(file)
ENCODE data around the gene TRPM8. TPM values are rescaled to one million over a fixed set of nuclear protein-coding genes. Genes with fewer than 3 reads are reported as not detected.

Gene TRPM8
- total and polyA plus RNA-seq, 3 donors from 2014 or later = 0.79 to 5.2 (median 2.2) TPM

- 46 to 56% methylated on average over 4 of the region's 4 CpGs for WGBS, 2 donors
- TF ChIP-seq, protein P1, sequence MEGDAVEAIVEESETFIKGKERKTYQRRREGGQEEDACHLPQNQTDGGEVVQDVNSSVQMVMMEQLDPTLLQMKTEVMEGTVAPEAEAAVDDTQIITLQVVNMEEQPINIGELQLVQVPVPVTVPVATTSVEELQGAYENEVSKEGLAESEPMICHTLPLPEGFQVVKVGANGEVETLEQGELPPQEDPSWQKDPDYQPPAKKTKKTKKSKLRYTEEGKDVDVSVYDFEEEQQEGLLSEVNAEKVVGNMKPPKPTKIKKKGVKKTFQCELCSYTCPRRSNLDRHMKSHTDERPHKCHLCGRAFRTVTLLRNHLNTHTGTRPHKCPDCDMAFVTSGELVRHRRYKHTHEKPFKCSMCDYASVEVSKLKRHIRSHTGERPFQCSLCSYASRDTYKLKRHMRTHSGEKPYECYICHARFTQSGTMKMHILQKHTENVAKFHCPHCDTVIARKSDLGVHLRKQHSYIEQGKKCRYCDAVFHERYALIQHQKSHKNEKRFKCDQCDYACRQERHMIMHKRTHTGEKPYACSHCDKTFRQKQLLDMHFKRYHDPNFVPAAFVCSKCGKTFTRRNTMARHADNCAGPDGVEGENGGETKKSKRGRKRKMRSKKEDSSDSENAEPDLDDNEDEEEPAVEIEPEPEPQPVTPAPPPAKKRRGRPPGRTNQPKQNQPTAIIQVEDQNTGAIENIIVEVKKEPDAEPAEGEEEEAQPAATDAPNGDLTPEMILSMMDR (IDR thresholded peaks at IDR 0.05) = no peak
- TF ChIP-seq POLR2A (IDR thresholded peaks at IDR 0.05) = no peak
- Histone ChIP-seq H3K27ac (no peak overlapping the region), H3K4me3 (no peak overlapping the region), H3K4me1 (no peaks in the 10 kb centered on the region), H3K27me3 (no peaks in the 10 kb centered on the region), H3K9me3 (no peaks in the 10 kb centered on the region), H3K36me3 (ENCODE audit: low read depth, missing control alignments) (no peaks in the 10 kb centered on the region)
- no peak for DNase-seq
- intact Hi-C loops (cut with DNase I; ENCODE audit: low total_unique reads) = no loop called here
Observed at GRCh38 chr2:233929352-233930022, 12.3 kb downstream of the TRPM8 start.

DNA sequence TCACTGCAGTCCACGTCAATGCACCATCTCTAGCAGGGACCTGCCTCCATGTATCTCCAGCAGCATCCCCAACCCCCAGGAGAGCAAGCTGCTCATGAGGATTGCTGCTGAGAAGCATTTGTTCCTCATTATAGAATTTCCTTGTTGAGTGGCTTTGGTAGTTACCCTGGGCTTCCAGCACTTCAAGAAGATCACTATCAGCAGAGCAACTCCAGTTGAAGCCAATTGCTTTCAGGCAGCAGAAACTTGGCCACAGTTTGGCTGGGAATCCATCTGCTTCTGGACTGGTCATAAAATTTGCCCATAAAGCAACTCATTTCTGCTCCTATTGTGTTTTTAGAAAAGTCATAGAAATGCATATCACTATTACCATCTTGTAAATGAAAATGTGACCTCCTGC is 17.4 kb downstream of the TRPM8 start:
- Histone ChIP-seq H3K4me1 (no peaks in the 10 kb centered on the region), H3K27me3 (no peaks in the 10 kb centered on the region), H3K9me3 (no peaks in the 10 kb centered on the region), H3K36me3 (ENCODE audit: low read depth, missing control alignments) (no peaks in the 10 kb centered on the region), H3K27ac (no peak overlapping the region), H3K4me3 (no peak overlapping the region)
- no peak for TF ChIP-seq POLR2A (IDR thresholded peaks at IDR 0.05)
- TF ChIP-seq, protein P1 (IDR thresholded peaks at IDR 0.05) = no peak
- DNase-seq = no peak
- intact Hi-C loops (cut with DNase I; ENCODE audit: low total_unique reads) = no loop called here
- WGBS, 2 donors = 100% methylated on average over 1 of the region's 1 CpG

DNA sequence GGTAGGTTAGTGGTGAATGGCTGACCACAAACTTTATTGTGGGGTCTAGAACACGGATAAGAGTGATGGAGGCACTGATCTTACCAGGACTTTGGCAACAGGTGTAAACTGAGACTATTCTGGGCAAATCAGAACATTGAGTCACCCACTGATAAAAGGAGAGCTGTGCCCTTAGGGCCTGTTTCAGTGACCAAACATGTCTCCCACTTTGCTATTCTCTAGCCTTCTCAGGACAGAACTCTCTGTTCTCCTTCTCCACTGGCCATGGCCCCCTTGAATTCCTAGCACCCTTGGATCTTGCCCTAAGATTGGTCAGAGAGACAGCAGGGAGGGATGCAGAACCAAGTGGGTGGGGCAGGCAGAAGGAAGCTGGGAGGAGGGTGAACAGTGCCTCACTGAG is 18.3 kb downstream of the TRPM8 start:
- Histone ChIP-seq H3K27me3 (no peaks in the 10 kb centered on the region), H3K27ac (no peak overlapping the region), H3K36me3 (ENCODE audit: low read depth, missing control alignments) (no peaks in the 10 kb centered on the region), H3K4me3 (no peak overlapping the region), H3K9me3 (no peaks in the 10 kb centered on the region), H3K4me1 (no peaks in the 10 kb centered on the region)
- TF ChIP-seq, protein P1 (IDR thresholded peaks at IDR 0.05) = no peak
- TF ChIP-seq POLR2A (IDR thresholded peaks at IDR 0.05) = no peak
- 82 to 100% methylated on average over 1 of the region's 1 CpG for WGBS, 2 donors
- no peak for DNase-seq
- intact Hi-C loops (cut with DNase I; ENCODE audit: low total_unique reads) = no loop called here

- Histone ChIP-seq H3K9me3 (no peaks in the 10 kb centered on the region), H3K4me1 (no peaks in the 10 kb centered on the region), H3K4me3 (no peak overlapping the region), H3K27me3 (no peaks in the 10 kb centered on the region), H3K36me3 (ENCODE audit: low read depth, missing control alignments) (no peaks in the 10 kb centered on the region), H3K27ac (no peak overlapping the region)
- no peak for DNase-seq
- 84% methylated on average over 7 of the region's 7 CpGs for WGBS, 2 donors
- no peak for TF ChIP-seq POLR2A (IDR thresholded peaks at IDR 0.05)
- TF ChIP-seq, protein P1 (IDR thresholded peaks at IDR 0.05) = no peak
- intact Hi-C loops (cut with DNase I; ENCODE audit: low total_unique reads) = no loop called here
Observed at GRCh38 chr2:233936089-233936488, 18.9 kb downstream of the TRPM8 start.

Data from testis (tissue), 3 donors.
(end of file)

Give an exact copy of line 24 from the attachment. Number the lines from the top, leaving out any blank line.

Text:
- intact Hi-C loops (cut with DNase I; ENCODE audit: low total_unique reads) = no loop called here